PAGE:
That is, yeah, well, you know your knee is, is garbage. Your, your back is generative. Your, your shoulder is, is, you know, there’s arthritis in there. It’s, it’s, you know, you’re broke, look, you’re broken. I don’t know what to tell ya. Uh, maybe we can fix you up. It’s probably going to take a shot, a surgery, whatever it is. Um, and I just, you know, I’ve been guilty of falling into that sort of mindset from both the end user and the clinician standpoint at times. And until I finally just got fed up and said, there’s no way, this is, this is the way that this has to happen. And, and so, um, once I did realize that there’s this really beautiful, sleek, powerful hammer that we can use to, to, to get the carpentry right on this issue is loading is, is, is strengthening.

Tim (00:28:18):
And, and we, you, you start to realize like, wow, it’s not just muscles that get strong and more robust and healthier when you load them when you strengthen, when you add resistance to them. So do bones, tendons, ligaments, what are the tissues that all these people have, these nagging injuries? What are they, what are the issues, the tissues that have the issues, what are the issues, the tissues that are being that are creating the nagging issue. And it’s the tendons, the bones, the ligaments, yes. Sometimes it’s muscular, but a lot of times it’s those itises, you know, that, that we are diagnosed with by a doctor said, well, let’s try a shot. I want you to rest, and I want you to ice it. And basically what they’re saying is, I don’t know what else to do at this point. Just, just stop doing that. Absolutely love to do you know, that thing that, that gives you peace of mind and, and, and bigger, and, and just really fills your cup. Stop doing that. Maybe stop doing that forever. Why don’t I give you a shot? Why don’t you put your feet up on the table and just watch some soap operas for a little while? I think your pain will go away and then you can thank me later. Well, I mean, we’ve all tried that, what, what, what the heck happens? I mean, we,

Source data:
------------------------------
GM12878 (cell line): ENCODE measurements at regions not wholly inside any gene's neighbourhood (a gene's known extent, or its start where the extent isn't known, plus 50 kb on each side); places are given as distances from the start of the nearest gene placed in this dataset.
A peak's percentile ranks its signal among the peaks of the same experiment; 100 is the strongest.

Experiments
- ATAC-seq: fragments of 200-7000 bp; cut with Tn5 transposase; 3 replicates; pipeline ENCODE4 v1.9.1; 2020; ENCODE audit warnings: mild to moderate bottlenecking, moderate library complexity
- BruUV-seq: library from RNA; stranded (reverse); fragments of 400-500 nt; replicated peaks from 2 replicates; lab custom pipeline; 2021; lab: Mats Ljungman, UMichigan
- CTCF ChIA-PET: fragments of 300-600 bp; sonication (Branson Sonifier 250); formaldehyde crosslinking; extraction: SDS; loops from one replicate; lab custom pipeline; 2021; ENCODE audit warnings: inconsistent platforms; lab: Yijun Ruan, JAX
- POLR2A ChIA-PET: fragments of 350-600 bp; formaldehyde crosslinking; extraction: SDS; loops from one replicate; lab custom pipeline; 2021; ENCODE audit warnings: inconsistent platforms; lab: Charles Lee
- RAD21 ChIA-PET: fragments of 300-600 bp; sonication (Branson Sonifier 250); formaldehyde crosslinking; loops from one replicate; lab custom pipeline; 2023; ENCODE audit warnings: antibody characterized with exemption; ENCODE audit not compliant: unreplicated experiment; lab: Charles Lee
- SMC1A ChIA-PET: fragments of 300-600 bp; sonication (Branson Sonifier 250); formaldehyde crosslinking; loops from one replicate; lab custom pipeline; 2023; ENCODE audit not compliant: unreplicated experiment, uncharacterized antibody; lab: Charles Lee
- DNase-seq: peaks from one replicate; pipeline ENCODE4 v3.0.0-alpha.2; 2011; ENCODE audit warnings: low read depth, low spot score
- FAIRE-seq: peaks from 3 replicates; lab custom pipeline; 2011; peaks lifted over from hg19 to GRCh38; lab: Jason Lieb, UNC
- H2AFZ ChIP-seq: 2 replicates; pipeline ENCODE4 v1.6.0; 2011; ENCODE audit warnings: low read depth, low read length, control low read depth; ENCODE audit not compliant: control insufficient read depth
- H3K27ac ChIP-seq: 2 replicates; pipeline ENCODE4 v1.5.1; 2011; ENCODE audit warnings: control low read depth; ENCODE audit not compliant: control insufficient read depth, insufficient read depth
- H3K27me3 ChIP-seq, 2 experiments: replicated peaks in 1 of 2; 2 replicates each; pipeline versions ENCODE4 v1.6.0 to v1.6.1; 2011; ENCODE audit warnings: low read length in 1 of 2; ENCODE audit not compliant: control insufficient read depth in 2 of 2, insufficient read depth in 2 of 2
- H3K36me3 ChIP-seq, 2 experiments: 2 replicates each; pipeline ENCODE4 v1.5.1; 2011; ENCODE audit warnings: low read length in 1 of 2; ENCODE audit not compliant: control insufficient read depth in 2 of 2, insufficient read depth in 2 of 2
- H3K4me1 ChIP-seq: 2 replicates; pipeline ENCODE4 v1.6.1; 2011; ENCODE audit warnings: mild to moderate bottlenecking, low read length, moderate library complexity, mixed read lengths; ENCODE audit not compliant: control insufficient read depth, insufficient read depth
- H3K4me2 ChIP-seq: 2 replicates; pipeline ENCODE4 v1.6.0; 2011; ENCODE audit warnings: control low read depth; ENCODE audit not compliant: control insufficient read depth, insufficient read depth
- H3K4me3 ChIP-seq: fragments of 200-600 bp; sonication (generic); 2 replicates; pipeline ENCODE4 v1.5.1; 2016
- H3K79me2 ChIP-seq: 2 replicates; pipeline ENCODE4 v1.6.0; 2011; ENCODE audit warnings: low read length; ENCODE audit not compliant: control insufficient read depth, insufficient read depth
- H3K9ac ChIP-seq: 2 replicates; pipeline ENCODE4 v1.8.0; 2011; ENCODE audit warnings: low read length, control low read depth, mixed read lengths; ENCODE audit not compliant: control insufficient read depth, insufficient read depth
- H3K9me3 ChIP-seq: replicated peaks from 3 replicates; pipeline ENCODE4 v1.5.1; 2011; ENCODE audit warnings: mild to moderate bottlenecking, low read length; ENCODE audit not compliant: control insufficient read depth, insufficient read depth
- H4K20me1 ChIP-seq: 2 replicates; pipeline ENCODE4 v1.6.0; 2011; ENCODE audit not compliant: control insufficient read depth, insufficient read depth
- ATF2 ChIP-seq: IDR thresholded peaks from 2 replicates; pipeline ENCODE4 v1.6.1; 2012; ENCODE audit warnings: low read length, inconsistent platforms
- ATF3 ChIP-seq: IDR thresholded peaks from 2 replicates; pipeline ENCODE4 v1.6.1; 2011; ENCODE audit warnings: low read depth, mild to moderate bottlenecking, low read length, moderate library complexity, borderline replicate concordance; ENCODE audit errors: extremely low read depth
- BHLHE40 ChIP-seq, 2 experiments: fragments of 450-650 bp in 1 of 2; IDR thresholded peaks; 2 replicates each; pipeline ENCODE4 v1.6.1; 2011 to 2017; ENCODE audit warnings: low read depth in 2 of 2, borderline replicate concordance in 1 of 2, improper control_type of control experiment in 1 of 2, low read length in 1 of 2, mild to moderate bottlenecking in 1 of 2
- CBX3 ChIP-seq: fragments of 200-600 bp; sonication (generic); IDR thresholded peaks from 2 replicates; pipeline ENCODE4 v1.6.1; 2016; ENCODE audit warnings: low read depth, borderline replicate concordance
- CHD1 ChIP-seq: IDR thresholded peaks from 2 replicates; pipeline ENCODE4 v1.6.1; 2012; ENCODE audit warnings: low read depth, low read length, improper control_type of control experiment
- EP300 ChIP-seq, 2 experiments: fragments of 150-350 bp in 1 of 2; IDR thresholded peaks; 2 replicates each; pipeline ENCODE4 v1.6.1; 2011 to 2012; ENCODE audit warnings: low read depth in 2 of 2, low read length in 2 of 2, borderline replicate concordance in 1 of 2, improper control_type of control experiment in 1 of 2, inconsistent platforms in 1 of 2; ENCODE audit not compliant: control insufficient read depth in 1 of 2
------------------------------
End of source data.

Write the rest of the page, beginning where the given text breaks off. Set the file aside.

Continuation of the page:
Tim (00:29:40):
Of course we better, we feel a little bit better after a week or two of not doing something that was maybe aggravating, an area that the area gets less aggravated and like, Oh my gosh, this is working great. Well, what are you going to do though? You’re going to go back to try doing something or something similar to those activities. And guess what happens? You comes right back.